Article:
Ontology of Knowledge and the form of the world 20210214

Academia (2020)
  Copy   BIBTEX


NB: compared to issue 20201210 the chapter 4_Idoneity was significantly rewritten. In this article, we will try to illustrate how, according to the Ontology of Knowledge (OK), reality appears to the subject in the form of objects « in becoming » in a four-dimensional space whose time of the subject (his becoming) would be a privileged dimension. For the OK, reality is formless and takes shape in the subject's existence. The shape of the world results from the Logos, a transcendent principle by which the complexity of logical interdependence, the amorphous "substance" of reality, is metastablely and necessarily aggregated into singularities bounded by cuts, making it appear to the subject as a structured meaning. As an introduction, a first chapter will lead us from pure coincidence to the space of possibles and appearence of the form. The process will then include four steps: - with Husserl: from proper and improper to multiplicities - with Poincaré: from isomorphism to morphogenesis, from understanding to the subject's perspective the fusion of Acting, Giving-Sense and Becoming - with Russel and Poincaré: Quantity, divisibility, continuity, cut - with Hahn and Gonseth: the idoneity of four-dimensional space-time the subject as one of the possible meanings of reality The aim is not to reconstruct a two-century history of the notion of space-time, nor to "show false" the analysis of these authors. We only want to use their concepts to illustrate the OK, both by evoking similarities and differences. NB: Rather than proposing one more analysis of the authors in question, we will quote (sometimes by large excerpts) modern articles that seem clear and adapted to the subject. Of course, we will give credit to the authors.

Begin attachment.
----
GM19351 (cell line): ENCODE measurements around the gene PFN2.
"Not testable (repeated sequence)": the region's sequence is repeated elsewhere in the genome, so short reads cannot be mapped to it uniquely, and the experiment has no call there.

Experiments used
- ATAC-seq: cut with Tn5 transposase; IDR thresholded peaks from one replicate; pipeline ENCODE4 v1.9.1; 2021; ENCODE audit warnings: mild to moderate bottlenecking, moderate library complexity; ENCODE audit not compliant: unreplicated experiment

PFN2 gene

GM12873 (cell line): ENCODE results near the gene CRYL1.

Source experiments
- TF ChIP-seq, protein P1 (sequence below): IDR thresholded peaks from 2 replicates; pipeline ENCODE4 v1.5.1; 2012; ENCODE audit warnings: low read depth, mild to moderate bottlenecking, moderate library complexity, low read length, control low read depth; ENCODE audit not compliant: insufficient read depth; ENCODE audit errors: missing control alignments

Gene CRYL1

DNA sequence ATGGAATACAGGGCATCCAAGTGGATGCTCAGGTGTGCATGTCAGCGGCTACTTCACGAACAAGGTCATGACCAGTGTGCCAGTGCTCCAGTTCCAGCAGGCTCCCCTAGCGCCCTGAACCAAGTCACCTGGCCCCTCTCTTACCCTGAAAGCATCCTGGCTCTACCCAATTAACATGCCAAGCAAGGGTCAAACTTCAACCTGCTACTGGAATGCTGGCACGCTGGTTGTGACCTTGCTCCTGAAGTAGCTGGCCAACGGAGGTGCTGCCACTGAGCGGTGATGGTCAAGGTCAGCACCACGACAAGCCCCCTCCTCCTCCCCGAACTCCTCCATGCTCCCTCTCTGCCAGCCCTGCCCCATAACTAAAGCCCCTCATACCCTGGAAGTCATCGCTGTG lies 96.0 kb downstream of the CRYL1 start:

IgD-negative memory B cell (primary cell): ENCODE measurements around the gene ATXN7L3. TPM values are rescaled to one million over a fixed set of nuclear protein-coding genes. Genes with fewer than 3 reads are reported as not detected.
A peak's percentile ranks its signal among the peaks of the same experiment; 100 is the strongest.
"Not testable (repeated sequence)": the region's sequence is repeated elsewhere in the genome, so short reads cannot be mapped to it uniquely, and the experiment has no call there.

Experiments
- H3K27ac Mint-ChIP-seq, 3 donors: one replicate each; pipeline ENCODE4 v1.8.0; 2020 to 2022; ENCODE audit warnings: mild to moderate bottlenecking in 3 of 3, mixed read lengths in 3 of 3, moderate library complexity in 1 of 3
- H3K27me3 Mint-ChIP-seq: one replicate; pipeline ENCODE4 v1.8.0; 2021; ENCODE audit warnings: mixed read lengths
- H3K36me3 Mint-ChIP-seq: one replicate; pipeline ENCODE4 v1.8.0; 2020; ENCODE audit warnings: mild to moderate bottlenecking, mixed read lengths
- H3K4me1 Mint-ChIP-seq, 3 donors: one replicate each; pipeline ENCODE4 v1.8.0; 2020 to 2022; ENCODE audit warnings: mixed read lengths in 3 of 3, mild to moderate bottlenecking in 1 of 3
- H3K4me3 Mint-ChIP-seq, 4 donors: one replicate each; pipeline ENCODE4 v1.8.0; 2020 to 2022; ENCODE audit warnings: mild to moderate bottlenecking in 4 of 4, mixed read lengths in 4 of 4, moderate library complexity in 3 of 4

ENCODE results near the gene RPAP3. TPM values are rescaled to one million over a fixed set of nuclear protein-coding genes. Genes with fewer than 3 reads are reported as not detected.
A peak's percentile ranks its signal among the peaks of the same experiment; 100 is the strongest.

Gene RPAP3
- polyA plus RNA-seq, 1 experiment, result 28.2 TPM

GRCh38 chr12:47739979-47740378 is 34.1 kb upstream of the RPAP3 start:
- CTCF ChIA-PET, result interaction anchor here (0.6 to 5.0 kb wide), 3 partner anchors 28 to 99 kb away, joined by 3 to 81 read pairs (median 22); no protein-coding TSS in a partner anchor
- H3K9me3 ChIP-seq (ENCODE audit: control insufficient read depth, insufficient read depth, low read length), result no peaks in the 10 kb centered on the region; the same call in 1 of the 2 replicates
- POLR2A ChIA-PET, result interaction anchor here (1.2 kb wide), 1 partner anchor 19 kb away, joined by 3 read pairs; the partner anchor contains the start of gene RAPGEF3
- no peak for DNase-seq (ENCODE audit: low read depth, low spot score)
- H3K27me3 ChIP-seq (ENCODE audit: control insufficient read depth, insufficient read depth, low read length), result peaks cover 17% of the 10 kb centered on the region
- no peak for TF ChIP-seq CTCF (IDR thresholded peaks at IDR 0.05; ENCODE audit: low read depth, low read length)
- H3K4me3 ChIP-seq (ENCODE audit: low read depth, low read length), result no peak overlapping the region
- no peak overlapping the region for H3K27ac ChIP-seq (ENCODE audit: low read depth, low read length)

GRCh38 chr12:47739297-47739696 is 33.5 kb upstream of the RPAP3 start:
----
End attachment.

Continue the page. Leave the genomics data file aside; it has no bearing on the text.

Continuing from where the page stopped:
External links

  • This entry has no external links. Add one.
Setup an account with your affiliations in order to access resources via your University's proxy server

Through your library

Similar books and articles

Edmund Husserl on the Applicability of Formal Geometry.René Jagnow - 2006 - In Emily Carson & Renate Huber (eds.), Intuition and the Axiomatic Method. Springer. pp. 67-85.
Basic concepts of formal ontology.Barry Smith - 1998 - In Nicola Guarino (ed.), Formal Ontology in Information Systems. IOS Press. pp. 19-28.


Added to PP

292 (#49,999)

6 months
68 (#26,397)

Historical graph of downloads
How can I increase my downloads?

Author's Profile

Citations of this work

No citations found.

Add more citations

References found in this work

No references found.

Add more references